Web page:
Syrians meet mainly two kinds of smugglers during their trip North: sea and land smugglers. The news usually cover traffickers when they talk about dangerous people gaining from the smuggling of human beings. Human smugglers are usually associated to forced prostitution or forced land working; we think of them as kidnappers who keep people working for them against their will through the use of force or threats.
When we talk about the traffickers who control the boast leaving from Libya, Egypt and Turkey or about the ones who offer rides from Milan, south Italy or Greece, in most cases we talk about people who are contacted directly by the Syrians themselves. Why?
As we have seen before, there is no legal way for Syrians (as for many others) to arrive to Europe, Sweden, or any other country they might prefer. In a world that does not allow to get visas, humanitarian corridors, nor temporary permits to apply for asylum in security, the trafficker becomes and is (although unreliable and dangerous) the only source of hope of getting out of a dangerous situation. Human smugglers give the option of going into safety and arrive to Europe.
Even once in Europe or Italy, it is essential for Syrians to remain hidden and not be seen at borders by the police. If the fail they will have to leave their fingerprints and apply for asylum in a state they don’t want that would probably refuse their application and might not have an efficient asylum system. Syrians have to move in silence through Europe. Some, would decide to leave Milan by train. The trip by train is considered very risky because, having to go around Switzerland that is not part of the EU, needs to take many stops: Milan, Ventimiglia, Niece, Paris, Hamburg, Copenhagen and Malmo. There are at least four borders to cross and six train stations where to buy tickets in different languages and not be noticed by the police.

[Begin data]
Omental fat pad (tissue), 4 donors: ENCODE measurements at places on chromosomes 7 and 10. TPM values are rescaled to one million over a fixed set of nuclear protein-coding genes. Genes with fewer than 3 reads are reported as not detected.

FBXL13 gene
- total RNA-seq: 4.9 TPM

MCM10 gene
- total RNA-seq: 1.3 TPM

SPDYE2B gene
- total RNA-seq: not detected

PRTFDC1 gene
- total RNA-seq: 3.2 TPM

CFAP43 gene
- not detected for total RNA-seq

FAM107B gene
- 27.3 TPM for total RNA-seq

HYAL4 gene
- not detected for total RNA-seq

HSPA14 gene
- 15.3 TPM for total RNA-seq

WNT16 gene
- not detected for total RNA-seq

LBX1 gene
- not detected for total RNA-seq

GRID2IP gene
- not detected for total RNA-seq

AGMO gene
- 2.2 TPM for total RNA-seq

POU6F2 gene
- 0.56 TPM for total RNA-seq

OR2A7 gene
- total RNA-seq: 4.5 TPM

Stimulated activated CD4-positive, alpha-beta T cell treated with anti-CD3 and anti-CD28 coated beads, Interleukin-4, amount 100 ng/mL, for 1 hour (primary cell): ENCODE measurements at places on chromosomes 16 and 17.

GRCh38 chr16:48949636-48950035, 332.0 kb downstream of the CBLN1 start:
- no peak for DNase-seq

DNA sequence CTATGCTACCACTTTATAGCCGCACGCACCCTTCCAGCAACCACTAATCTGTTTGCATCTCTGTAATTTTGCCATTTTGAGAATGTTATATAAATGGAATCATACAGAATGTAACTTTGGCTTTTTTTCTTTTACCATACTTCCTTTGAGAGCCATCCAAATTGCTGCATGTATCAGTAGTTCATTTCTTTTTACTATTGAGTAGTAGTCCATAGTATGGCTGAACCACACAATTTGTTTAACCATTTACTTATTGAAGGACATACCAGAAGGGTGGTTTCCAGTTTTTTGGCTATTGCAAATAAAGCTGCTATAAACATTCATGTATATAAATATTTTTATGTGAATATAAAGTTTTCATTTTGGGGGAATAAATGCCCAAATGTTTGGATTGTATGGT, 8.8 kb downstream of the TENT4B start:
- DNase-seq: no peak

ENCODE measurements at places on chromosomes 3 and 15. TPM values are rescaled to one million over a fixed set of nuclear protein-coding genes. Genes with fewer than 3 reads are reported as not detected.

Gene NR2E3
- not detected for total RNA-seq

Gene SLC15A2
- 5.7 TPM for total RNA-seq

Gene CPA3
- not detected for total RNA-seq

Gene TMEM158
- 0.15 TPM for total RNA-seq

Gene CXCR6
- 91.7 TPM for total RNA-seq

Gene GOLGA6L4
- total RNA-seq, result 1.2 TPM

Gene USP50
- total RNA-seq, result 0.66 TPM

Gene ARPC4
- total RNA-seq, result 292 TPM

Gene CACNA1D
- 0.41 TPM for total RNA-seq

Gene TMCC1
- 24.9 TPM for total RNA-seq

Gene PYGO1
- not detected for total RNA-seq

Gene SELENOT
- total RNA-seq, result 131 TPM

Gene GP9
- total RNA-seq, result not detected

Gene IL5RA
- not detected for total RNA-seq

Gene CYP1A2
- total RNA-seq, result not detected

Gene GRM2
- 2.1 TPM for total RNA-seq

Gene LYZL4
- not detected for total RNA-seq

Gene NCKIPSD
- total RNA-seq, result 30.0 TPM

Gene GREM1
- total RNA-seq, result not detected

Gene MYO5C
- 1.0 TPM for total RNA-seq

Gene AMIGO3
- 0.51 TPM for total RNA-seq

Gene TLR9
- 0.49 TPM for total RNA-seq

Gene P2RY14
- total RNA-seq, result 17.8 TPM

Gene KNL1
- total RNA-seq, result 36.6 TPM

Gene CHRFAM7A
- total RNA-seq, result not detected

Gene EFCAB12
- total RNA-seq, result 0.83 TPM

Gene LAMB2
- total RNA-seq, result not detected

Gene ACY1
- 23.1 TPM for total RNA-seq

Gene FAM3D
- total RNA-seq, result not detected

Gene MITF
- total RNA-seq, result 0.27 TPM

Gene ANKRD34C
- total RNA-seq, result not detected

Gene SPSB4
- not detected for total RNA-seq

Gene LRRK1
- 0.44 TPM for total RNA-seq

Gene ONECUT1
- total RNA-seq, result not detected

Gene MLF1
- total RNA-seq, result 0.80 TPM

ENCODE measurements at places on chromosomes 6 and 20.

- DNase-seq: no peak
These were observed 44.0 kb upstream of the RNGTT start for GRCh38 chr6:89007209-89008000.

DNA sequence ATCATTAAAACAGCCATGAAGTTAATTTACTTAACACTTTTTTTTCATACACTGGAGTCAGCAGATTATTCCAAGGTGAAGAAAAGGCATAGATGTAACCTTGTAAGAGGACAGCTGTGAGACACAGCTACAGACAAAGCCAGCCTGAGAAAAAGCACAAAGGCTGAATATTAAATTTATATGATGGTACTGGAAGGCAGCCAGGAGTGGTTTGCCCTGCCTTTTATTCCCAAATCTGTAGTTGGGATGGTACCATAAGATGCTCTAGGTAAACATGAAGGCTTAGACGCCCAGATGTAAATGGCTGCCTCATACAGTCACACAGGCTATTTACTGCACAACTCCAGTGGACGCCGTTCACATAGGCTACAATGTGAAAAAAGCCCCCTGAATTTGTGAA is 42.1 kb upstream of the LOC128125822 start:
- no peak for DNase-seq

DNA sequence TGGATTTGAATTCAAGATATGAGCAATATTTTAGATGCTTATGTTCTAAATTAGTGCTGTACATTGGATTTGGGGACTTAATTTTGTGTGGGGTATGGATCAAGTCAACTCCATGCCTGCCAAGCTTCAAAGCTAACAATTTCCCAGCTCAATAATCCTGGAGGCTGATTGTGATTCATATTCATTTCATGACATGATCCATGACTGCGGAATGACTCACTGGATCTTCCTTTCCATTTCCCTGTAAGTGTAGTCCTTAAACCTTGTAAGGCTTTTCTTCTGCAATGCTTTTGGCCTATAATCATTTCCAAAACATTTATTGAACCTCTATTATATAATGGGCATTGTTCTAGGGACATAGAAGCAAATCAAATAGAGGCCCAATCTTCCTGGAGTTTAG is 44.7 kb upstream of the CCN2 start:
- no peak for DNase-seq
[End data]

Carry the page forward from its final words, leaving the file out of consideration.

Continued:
It is understandable why, often scared and confused and so near to their goal, most people would chose to contact someone who will ensure them to take care of their arrival to destination: however unreliable or violent this person might be. Smugglers ask for 700 euro per person for a car ride to Sweden. Sometimes they would get the money and not show up, or they might leave people at service areas on the highway, some will leave people in the middle of Austria or northern Italy or they might inform the family that they do not all fit in the car at the last minute. The paradox is that, once abandoned by Europe and Italy that even pretends they do not exist, these people are somehow forced to rely on human traffickers who become in this scenario their only liaison and protection from the world that surrounds them.